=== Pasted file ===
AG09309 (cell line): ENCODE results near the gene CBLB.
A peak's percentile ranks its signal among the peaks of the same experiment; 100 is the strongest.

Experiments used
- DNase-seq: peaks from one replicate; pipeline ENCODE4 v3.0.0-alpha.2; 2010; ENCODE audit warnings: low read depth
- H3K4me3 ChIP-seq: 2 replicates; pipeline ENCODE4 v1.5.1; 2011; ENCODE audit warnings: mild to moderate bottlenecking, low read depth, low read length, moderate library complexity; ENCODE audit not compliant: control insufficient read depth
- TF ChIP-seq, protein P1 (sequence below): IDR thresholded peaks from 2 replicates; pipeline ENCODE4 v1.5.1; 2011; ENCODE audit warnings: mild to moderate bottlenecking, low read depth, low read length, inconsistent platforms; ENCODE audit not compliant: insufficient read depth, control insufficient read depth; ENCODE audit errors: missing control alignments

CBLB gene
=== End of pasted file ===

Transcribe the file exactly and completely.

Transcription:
AG09309 (cell line): ENCODE results near the gene CBLB.
A peak's percentile ranks its signal among the peaks of the same experiment; 100 is the strongest.

Experiments used
- DNase-seq: peaks from one replicate; pipeline ENCODE4 v3.0.0-alpha.2; 2010; ENCODE audit warnings: low read depth
- H3K4me3 ChIP-seq: 2 replicates; pipeline ENCODE4 v1.5.1; 2011; ENCODE audit warnings: mild to moderate bottlenecking, low read depth, low read length, moderate library complexity; ENCODE audit not compliant: control insufficient read depth
- TF ChIP-seq, protein P1 (sequence below): IDR thresholded peaks from 2 replicates; pipeline ENCODE4 v1.5.1; 2011; ENCODE audit warnings: mild to moderate bottlenecking, low read depth, low read length, inconsistent platforms; ENCODE audit not compliant: insufficient read depth, control insufficient read depth; ENCODE audit errors: missing control alignments

CBLB gene